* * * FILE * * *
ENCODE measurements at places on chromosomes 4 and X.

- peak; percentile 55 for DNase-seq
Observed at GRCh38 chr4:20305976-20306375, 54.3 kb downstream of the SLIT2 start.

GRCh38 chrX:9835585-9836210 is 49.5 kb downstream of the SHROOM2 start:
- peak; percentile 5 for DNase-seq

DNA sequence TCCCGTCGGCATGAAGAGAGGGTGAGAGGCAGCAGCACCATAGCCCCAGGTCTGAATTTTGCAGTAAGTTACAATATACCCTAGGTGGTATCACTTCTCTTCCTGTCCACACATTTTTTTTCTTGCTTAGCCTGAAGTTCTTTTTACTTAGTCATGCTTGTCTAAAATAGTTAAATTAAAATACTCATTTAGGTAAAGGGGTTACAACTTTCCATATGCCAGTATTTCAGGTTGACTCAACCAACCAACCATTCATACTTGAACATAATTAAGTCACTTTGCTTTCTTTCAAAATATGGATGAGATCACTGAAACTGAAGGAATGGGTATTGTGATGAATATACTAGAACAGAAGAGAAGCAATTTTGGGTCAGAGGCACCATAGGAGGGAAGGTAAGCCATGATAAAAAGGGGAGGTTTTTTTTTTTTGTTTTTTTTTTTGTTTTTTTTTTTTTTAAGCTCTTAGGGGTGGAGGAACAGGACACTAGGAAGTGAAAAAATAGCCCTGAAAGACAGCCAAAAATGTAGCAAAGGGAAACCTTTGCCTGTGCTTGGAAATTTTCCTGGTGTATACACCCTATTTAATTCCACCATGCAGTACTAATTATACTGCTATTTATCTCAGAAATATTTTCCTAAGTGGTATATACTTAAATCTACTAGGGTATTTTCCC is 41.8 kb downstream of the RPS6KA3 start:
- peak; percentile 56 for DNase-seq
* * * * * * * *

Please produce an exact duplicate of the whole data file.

ENCODE measurements at places on chromosomes 4 and X.

- peak; percentile 55 for DNase-seq
Observed at GRCh38 chr4:20305976-20306375, 54.3 kb downstream of the SLIT2 start.

GRCh38 chrX:9835585-9836210 is 49.5 kb downstream of the SHROOM2 start:
- peak; percentile 5 for DNase-seq

DNA sequence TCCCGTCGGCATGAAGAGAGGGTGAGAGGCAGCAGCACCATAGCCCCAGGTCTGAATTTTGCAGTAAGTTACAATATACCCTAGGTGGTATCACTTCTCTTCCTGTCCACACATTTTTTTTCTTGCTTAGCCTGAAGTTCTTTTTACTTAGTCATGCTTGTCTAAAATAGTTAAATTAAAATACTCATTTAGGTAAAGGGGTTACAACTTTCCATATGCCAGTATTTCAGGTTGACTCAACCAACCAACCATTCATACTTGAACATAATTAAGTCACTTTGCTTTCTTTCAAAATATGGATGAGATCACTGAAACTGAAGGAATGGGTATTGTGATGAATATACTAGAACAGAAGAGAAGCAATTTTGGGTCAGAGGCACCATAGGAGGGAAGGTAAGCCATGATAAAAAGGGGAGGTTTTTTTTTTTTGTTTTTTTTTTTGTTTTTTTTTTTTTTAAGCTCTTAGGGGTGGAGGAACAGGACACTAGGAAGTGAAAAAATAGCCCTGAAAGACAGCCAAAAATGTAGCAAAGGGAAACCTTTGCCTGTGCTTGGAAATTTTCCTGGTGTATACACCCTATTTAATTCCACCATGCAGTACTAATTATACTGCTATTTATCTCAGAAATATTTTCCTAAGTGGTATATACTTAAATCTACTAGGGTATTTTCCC is 41.8 kb downstream of the RPS6KA3 start:
- peak; percentile 56 for DNase-seq